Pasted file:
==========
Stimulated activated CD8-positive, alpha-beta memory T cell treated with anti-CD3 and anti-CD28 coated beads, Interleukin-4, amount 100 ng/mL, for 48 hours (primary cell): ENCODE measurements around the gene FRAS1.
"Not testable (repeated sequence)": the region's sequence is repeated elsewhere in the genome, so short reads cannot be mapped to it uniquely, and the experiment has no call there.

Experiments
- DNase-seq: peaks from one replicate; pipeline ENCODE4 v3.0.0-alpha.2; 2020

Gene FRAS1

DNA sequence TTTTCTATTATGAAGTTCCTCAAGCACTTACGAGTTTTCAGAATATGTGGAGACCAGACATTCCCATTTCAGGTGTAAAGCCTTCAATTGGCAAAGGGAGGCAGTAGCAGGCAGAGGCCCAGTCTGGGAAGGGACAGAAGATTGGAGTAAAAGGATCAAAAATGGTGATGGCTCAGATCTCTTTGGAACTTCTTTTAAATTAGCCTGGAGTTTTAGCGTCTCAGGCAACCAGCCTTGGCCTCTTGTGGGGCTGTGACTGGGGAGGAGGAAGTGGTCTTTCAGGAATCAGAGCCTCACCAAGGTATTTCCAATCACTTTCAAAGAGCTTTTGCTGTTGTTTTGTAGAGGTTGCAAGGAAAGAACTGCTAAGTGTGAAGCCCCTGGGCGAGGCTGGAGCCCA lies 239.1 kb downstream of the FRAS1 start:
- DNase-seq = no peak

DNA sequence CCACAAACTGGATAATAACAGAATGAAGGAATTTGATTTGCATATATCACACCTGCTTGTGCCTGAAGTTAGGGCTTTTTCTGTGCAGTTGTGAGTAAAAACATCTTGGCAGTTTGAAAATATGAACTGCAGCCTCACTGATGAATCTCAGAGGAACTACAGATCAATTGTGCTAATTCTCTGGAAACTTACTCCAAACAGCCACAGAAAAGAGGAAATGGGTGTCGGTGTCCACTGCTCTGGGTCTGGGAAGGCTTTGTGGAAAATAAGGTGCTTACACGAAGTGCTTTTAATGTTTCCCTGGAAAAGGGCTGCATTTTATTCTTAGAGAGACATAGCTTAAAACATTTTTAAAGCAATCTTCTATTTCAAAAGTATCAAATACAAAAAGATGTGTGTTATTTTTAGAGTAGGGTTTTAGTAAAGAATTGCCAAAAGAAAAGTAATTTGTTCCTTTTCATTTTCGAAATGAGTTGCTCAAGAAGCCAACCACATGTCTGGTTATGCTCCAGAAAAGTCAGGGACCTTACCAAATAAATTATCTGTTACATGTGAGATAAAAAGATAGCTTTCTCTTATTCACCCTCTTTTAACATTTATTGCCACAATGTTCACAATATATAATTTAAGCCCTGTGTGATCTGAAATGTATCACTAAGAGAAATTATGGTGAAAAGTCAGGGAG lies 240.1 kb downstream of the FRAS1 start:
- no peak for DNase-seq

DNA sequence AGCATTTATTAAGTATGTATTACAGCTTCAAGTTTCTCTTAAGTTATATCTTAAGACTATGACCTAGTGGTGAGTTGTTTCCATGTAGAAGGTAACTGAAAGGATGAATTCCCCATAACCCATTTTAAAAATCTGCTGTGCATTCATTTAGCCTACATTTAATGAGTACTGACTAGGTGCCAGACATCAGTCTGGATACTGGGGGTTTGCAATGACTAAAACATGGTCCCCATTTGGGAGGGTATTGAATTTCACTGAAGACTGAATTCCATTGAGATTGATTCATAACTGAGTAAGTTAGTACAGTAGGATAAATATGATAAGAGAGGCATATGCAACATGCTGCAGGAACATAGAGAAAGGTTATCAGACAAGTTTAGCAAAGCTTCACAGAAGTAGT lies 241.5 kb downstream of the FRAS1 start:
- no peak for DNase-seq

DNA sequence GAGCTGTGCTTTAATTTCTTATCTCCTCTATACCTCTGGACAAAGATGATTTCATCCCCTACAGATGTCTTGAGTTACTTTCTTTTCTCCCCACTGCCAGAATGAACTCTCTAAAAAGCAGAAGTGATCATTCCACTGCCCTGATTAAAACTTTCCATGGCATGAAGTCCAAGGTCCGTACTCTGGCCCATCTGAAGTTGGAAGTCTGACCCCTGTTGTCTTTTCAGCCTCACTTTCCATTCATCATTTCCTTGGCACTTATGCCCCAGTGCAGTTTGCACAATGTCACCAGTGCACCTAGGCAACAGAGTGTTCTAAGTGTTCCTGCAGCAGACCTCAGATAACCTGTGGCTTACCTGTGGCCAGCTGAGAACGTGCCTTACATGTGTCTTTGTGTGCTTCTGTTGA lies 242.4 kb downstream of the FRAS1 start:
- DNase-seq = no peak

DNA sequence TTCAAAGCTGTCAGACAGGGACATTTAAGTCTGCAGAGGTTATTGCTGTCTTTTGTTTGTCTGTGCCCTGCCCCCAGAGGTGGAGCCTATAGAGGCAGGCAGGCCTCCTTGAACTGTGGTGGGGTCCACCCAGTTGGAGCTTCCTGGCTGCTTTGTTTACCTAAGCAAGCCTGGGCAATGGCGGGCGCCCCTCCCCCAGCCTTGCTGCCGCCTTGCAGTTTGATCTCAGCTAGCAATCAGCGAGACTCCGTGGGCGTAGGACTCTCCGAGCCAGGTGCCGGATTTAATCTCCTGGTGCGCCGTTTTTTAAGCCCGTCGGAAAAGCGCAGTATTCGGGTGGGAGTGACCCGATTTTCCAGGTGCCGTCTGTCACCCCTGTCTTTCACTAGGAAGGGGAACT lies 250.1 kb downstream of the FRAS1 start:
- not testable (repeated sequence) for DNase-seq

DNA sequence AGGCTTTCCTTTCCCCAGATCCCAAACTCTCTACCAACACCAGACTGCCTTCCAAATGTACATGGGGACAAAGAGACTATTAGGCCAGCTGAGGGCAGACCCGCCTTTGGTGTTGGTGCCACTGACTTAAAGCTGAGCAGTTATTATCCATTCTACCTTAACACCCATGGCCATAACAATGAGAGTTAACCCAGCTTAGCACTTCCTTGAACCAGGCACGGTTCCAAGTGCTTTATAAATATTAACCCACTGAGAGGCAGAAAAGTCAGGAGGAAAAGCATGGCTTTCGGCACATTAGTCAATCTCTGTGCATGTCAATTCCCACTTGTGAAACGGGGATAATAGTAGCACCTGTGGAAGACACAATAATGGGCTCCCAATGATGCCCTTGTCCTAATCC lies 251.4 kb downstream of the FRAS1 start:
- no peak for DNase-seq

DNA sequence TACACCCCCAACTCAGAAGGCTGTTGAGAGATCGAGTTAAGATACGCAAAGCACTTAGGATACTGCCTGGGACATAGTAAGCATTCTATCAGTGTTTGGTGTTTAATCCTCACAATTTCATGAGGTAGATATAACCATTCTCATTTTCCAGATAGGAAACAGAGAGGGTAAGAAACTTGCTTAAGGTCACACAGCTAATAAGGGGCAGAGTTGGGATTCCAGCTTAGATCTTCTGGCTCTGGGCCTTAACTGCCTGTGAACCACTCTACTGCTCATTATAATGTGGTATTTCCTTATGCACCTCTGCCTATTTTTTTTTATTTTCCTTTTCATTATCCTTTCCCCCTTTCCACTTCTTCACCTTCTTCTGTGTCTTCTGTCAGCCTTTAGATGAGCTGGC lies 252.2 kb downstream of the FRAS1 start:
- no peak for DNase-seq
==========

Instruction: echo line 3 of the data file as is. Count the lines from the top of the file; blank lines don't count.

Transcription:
Experiments